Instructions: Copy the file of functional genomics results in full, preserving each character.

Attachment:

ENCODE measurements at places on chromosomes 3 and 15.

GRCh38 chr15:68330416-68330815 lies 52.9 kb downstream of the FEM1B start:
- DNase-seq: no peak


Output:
ENCODE measurements at places on chromosomes 3 and 15.

GRCh38 chr15:68330416-68330815 lies 52.9 kb downstream of the FEM1B start:
- DNase-seq: no peak